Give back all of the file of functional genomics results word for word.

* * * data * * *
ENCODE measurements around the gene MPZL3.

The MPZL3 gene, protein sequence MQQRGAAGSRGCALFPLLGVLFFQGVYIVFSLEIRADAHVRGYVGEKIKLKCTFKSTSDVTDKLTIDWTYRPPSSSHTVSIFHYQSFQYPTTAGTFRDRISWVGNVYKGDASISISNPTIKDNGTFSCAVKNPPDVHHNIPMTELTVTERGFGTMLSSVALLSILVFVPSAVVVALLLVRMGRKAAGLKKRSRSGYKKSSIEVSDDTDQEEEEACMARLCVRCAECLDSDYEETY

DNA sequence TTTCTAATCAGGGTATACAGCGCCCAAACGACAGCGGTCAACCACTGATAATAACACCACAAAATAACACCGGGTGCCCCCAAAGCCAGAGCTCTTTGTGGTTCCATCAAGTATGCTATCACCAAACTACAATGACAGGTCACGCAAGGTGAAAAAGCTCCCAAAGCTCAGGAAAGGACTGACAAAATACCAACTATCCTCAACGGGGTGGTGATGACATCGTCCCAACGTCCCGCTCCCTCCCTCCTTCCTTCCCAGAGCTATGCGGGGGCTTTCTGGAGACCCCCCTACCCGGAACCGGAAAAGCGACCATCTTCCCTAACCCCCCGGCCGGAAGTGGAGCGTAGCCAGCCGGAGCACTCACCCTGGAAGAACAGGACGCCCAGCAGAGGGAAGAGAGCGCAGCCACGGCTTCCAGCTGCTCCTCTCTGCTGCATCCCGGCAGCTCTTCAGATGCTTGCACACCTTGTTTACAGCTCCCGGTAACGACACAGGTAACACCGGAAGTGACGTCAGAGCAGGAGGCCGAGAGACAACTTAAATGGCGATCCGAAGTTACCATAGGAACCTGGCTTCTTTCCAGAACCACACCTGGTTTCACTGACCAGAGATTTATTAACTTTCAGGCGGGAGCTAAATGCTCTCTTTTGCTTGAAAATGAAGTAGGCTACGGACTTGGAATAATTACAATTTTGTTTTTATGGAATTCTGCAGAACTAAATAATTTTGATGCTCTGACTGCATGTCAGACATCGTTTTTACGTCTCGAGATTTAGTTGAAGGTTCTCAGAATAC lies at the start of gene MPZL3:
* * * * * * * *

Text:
ENCODE measurements around the gene MPZL3.

The MPZL3 gene, protein sequence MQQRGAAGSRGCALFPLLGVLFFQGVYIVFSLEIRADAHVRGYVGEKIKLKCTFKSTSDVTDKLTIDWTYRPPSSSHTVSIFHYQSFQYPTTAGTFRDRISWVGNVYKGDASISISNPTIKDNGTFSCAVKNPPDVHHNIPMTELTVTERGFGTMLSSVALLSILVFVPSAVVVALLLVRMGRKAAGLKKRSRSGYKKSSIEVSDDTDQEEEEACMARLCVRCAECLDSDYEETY

DNA sequence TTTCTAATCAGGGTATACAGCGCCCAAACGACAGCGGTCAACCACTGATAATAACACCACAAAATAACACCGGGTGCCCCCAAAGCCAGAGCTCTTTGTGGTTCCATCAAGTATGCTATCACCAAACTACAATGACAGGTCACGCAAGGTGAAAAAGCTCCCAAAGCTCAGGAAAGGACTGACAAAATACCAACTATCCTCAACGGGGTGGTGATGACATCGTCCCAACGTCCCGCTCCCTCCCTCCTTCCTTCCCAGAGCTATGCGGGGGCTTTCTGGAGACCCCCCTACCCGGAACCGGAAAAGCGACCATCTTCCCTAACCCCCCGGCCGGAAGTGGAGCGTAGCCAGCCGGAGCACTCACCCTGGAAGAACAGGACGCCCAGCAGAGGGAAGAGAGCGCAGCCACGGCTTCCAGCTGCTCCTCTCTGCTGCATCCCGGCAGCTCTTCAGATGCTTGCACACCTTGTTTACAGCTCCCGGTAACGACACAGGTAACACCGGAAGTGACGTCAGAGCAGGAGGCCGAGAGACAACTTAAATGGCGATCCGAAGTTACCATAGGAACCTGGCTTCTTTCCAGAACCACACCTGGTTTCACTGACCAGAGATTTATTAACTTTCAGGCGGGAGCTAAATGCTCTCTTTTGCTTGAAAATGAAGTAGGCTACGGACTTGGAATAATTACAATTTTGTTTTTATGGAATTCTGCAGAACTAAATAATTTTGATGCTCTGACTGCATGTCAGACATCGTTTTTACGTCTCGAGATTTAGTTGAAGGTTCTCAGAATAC lies at the start of gene MPZL3: